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    Have a look at Tech2c on you tube.He,s just built a core xy,which might suit you better,seeing as you can buy the frame material in oz.
    Though I don,t know how much accuracy you,re going to get from even the best 3d printer,I doubt it would be good enough for something as critical as a piston.
    You might be better off with a small lathe.

  8. #8
    Super Moderator curious aardvark's Avatar
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    and probably best to avoid geetech - they don't get consistent reviews.

    I would have thought by now that there would be native australian manufacturers.

    Anything where you don't have to pay international postage and import tax and can actually get hold of the manufacturers - is always a good idea :-)

    Some indication of budget would be good.

  9. #9
    Student
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    my budget is around 650~700 AUD delivered... so I might start looking at local over priced ones.

    Locally, I can get a Da Vinci 1.0 for $699
    http://www.officeworks.com.au/shop/o...ter-mmdvin1jnr

    Though on specs alone... the Geeetech MeCreator2 for $568 delivered seems like the better deal.

    I have searched online, and I couldn't find anything in Sydney. There was an importer in QLD whos gone out of business and a guy in VIC who just on sells the expensive stuff.

    As for tolerances, something +/- 0.3mm would be adequate. For anything finer I would modify with hand tools anyway. Things like bore size, pin size etc aren't that critical. However the oddly shaped dome on top (3D contours) need to be somewhat accurate. Its just for a starting point as I can modify with hand tools. Piston to valve clearance at this stage is not critical, as that will be set exactly on the mill when its in metal. Unfortunately without a lathe and a cnc mill, it would be too hard to make a prototype out of metal.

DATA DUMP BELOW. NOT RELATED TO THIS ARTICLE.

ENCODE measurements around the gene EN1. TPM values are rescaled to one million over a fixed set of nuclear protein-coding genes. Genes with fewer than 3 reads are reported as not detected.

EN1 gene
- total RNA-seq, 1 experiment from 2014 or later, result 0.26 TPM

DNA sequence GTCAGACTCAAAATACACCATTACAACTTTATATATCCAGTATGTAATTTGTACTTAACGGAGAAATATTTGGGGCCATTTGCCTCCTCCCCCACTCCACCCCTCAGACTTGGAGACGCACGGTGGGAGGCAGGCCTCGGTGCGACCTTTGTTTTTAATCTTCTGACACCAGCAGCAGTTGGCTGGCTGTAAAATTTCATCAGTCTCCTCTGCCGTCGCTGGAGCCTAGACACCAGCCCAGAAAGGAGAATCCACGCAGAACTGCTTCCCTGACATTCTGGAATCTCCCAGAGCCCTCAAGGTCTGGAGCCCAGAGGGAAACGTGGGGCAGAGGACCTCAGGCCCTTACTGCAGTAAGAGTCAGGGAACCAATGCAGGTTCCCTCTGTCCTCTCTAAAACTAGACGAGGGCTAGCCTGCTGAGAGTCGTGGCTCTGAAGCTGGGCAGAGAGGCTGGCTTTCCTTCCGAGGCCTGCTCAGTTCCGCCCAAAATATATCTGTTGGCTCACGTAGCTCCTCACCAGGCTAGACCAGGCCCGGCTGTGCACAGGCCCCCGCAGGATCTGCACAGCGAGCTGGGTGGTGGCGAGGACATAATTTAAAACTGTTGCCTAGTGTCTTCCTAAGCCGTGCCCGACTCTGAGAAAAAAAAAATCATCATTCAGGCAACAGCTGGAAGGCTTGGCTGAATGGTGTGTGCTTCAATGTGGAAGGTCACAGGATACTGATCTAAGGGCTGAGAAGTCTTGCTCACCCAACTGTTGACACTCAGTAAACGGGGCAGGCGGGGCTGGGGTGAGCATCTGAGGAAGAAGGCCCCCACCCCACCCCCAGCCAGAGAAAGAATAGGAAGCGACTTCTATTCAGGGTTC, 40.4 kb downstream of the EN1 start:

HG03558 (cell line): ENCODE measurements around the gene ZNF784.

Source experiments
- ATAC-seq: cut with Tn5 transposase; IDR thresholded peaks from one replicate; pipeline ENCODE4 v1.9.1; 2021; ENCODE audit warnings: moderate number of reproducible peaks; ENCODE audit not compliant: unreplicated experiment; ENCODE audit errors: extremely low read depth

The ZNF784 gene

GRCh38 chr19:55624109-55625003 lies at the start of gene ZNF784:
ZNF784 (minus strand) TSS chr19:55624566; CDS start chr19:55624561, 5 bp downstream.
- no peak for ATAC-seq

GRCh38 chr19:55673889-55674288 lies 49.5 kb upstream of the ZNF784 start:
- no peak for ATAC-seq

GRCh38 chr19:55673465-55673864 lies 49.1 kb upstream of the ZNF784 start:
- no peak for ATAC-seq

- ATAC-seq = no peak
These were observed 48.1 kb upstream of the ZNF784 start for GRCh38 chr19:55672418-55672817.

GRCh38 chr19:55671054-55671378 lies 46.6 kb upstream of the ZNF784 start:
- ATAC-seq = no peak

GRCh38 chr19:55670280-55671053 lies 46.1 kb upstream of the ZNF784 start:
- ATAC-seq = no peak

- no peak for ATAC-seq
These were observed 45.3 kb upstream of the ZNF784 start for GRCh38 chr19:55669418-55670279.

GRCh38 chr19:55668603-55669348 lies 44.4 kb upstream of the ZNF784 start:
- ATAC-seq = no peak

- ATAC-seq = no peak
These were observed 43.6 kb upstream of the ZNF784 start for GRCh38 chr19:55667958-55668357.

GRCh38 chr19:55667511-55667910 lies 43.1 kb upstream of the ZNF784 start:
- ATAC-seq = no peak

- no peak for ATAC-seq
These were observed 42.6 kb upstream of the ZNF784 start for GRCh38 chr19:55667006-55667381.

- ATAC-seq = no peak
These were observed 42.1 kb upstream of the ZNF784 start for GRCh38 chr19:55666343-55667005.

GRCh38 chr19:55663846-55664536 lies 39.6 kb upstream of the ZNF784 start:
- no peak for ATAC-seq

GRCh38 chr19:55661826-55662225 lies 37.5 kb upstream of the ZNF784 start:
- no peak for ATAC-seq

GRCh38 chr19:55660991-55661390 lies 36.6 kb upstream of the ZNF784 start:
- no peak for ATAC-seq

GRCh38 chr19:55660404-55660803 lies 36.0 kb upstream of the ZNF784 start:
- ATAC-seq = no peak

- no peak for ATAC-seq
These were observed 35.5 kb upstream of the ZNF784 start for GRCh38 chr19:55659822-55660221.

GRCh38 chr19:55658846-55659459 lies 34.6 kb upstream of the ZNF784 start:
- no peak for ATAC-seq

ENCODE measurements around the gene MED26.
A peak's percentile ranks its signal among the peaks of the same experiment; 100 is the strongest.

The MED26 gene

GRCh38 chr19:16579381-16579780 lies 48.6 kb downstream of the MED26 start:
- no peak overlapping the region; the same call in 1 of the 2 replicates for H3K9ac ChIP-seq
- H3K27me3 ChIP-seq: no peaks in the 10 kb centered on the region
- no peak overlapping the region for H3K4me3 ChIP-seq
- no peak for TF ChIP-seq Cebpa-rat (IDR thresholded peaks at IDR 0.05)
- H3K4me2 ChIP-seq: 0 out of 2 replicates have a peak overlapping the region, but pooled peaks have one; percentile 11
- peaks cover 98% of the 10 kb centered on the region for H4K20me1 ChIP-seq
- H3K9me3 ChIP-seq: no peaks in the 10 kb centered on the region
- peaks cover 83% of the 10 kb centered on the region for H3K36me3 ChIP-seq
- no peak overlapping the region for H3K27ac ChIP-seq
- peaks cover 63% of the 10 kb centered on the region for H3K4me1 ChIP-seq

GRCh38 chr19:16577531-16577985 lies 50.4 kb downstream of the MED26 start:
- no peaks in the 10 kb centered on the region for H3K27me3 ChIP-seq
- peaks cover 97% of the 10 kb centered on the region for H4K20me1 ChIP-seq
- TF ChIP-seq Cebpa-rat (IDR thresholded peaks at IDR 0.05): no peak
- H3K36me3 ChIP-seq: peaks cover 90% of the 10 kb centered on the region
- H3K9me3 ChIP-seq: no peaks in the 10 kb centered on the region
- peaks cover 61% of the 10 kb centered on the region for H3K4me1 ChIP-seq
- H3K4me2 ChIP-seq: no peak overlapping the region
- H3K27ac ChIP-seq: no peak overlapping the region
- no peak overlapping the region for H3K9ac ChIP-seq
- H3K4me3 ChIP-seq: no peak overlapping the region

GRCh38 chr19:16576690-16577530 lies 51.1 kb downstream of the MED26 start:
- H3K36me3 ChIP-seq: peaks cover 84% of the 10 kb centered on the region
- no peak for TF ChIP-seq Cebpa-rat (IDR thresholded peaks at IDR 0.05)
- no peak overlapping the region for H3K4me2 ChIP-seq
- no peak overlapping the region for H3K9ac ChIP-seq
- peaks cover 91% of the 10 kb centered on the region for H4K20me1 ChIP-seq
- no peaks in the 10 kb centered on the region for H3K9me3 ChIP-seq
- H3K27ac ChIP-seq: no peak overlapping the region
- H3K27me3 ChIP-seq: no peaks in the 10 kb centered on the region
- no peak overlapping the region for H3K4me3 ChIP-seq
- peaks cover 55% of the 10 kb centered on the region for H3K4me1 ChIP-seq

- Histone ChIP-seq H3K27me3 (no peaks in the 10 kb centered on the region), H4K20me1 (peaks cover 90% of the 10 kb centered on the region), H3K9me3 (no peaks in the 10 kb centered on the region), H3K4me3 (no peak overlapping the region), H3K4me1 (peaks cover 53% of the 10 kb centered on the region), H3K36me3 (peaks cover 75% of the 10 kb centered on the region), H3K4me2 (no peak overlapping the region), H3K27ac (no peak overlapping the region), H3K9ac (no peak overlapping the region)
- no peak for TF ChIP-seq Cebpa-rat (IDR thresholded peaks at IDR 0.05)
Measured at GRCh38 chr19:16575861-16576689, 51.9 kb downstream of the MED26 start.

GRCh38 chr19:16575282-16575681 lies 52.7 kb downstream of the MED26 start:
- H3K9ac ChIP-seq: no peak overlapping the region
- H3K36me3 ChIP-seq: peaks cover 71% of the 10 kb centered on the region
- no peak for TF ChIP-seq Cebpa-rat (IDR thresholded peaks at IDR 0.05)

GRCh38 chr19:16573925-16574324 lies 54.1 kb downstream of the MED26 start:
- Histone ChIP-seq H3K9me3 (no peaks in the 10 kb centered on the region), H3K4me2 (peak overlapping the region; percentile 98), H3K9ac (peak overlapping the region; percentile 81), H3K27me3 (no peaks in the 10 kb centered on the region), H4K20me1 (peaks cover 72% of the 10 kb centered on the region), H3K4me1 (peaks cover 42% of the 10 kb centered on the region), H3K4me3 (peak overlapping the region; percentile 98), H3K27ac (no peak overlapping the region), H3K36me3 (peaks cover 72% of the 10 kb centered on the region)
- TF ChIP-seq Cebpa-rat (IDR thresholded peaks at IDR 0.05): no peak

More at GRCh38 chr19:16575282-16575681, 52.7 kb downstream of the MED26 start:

I haven't had the best experience buying electronics from china as they tend to be made absurdly cheap. I've previously bought stuff that broke within a few days of normal use... and was more expensive to ship back (at my expense too) so thats left a bad taste in my mouth... Unfortunately, there isn't much option where I live.

    Though I guess you get what you pay for... but still $700 isn't chump change.

    p.s. Sebastian, your axis confuse me haha. i much prefer using the metric system where Z axis is up/down. Is this going to stuff up my models? I intend to draw in Autodesk Inventor... I have the CAM addon, though this is for reductive machining... And the G-code is probably not going to work with the printer. Though I really like the idea of fitting a dremel with a carbide burr for some plastic CNC machining... but I'm not sure if the cantilever bed type would be ideal for this... which is also why I found that aluminium geetech one attractive... though again, I don't like those wonky threaded rods.

    Thoughts?

  10. #10
    Student
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    Though with some modification, could a better lead screw system be made to eliminate wobble?

    $497 AUD delivered with the "better" MK8 extruder.

    http://www.ebay.com.au/itm/Reprap-3d...wAAOSwGotWqHYu

    If the bed is light weight enough, higher feed rates wont be a problem? This is supposed to be the advantage of the raising bed style, yeah?

    For the price and materials, it seems pretty tempting... though I don't have any idea about its electronics and controls. I'm guessing at that price, it has the cheapest + nastiest arduino knock offs.

    I'm just worried I've overlooked something important. For that kind of money, its a lot to waste on potential junk.
    Last edited by KoroKoro; 08-28-2016 at 09:45 AM.